Meet All the Horses Saved from the Auction!

We apologize for the delay in getting this auction blog out.  The auction happened right before the Wisconsin 1-Day Open Door Shelter, and Tawnee didn’t have time to get the blog together before heading out.

When we arrived at the auction yard the morning after the auction, the horses were all wide-eyed, and curious about who we were.

One horse, in particular, was taller than the rest.  He towered above the other horses in his pen.

Lightning Bolt is a 6-year-old, 17 hand off-the-track Thoroughbred.  He came up to TN from Florida to be sold at the auction.  He definitely needs some groceries.  It’s hard to tell from this picture how tall he is.

But you can get a pretty good idea how tall Lightning Bolt is with people next to him.  He is a big, gentle giant.

This is Cricket.  She is an 18-year-old QH mare.  She is sweet and halter trained.  We haven’t evaluated her for riding yet.

Dallas is a 16-year-old QH gelding.  He is really beautiful!

Ravyn is a 2-year-old Arabian cross mare.   She’s young and full of life, but very sweet and halter trained.  You can tell she’s been loved by someone before she was dumped at the auction.

Lakota is a 7-year-old 15.3 hand gelding.  He has an injury that is healing on his left hind leg.

Rida is a 6-year-old Arabian mare.  She is Ravyn’s mother.  Her mane and forelock are covered in stickers.

Copper is a 4-year-old gelding.  He is halter trained and seemed to be very confused at the auction.  He is a sweet boy.

This cute girls’ name is Autumn.  She is a 3-year-old Appaloosa POA.  She has a cute Appy frosting on her back.  She is a beautiful, young, 14-hand, pony.

Diamond is a very sweet 18-year-old Arabian gelding.  You can tell he has been someone’s pet for a very long time.  They would probably be heartbroken if they found out he had been sent to a slaughter auction.

Sterling is a 7-year-old Tennessee Walker who was sold as a gelding, but he ended up being a stallion.  You can never trust what auctions say.

Freckles is a 16-year-old, 14.1 hand, Paint mare.  She is the mother of Lakota.

Mystic is a 13-year-old, 14.3 hand, QH mare.  She is a beautiful black girl.

Brandy made the trip from Florida to be sold at the auction.  She is a 20-year-old, 14.1 hand QH mare.  We believe she may have been used as a surrogate.  At our shelter our vet found she is pregnant.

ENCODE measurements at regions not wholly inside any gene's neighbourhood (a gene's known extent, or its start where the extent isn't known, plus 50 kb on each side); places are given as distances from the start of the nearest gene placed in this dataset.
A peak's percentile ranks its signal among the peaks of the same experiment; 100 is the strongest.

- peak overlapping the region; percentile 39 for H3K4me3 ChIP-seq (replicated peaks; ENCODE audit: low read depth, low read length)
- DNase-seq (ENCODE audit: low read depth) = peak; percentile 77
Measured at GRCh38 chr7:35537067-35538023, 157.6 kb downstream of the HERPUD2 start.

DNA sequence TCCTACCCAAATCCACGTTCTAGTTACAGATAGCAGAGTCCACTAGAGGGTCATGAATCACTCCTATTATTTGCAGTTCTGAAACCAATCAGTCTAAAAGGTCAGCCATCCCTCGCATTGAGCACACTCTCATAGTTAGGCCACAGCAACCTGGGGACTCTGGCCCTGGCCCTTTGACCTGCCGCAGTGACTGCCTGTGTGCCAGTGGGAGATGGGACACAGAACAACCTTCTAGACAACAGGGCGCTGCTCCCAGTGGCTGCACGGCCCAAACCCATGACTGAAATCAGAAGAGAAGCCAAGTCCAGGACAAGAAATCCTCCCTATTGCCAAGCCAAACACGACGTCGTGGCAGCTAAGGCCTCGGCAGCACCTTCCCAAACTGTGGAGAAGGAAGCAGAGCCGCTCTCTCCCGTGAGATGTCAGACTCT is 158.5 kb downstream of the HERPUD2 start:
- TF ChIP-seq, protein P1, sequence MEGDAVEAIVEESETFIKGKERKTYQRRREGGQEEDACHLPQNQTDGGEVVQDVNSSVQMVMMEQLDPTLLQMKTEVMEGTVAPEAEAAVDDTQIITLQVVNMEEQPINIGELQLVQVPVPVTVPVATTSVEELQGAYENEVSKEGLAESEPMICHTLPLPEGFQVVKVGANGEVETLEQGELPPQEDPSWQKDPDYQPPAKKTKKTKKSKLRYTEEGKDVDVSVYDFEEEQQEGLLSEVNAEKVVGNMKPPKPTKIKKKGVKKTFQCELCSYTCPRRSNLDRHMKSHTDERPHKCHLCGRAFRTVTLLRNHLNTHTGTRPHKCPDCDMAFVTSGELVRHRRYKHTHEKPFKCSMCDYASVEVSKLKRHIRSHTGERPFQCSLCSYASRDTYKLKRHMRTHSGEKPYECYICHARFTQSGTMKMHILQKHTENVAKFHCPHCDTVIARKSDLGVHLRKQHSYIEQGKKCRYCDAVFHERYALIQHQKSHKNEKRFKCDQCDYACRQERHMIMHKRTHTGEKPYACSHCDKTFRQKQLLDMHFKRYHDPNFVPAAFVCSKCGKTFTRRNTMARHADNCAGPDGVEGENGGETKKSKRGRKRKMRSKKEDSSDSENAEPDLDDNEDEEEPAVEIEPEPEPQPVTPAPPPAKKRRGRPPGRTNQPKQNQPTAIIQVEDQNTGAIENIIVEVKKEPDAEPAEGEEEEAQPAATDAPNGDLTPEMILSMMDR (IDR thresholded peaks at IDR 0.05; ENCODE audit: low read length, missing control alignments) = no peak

Shasta is a 14-year-old, 13.3 hand Paint mare.  She is a looker!  She does have some swelling in her back, it doesn’t seem to be causing her issues, but we are keeping our eyes on it.

Sunshine is about 6 months old and is a cute 12.2 hand filly.  She also came up from Florida.  She is a very big baby, almost the size of her mother.

Clementine is the mother of Sunshine.  She is 7-years-old, 14 hands tall.  She made the trip up from Florida with Sunshine.  We know they are from Florida because of their Coggins paperwork.

Aurora is an 18-month-old Thoroughbred from Florida.  She had aluminum racing shoes but does not have a tattoo.  She must have been in training but wasn’t fast enough.

Ichabod is a 16-year-old, 13.2 hand gelding.  He is a cute little horse, we’re not exactly sure of his breeding.  When he saw Tawnee at the auction when she was going through to find the horses we purchased, he whinnied as if to say “I’m right here!”

Buttercup was a 20-year-old QH mare.  Whoever took her to the auction sadly put new shoes on her to make her look like a sound riding horse and drugged her to mask her constant pain.  Once the drugs wore off, she was completely lame and in a lot of pain.  She had a lot of pain in her hips and hind legs.  We did everything we could for her, but in the end the veterinarian said the kindest thing we could do is say goodbye and relieve her suffering forever.  It is so sad when people take horses to auctions and drug them, just to make a few extra dollars on them.  We are thankful we are the ones that purchased Buttercup and did the right thing for her, even though it was so hard to say goodbye.

Willow is a 20-year-old, 12 hand Hackney pony.  She is quite adorable and on a lead rope will follow you just about anywhere.